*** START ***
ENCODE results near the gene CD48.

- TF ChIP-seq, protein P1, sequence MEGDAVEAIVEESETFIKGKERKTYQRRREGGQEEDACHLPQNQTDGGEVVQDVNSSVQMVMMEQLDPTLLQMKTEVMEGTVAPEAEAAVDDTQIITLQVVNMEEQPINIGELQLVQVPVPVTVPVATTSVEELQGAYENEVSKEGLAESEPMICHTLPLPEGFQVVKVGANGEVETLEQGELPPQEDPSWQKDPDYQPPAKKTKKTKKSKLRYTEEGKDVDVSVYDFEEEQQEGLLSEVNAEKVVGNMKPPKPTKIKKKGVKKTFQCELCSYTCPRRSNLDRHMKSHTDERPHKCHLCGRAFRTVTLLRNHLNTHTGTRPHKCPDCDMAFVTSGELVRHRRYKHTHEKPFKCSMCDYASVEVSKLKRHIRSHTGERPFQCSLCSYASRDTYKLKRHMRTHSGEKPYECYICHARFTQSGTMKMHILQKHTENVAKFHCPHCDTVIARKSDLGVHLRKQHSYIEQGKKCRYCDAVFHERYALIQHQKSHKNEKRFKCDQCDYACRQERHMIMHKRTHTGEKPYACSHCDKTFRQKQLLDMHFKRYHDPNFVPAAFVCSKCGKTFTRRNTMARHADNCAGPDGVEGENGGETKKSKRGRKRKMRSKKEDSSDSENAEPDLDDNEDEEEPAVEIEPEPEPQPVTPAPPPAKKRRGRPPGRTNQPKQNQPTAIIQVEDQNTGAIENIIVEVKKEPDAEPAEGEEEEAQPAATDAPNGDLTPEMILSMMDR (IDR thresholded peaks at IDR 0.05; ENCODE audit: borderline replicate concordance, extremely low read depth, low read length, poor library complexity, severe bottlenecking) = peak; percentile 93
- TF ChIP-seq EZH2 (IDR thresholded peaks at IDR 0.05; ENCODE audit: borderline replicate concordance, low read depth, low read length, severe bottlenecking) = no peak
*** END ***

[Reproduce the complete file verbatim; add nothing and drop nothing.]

ENCODE results near the gene CD48.

- TF ChIP-seq, protein P1, sequence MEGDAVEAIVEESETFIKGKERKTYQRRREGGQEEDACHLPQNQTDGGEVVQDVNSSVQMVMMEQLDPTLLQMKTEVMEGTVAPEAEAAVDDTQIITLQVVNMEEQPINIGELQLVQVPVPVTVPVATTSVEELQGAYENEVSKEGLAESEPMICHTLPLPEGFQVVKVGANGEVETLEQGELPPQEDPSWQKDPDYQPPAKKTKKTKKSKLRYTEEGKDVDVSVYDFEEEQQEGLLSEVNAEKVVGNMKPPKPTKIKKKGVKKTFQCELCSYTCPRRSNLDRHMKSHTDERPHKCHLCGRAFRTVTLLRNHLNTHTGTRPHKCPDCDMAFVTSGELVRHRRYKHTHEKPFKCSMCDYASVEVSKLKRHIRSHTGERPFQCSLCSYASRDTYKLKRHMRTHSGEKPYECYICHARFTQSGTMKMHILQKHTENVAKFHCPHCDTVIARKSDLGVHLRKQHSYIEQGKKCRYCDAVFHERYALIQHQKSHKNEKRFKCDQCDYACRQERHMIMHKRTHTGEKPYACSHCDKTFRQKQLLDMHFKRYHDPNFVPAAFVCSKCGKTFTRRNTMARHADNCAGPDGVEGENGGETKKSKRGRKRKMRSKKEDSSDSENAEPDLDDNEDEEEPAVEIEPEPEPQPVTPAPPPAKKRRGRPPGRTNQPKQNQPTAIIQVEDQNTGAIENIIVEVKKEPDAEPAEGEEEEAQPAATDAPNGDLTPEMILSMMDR (IDR thresholded peaks at IDR 0.05; ENCODE audit: borderline replicate concordance, extremely low read depth, low read length, poor library complexity, severe bottlenecking) = peak; percentile 93
- TF ChIP-seq EZH2 (IDR thresholded peaks at IDR 0.05; ENCODE audit: borderline replicate concordance, low read depth, low read length, severe bottlenecking) = no peak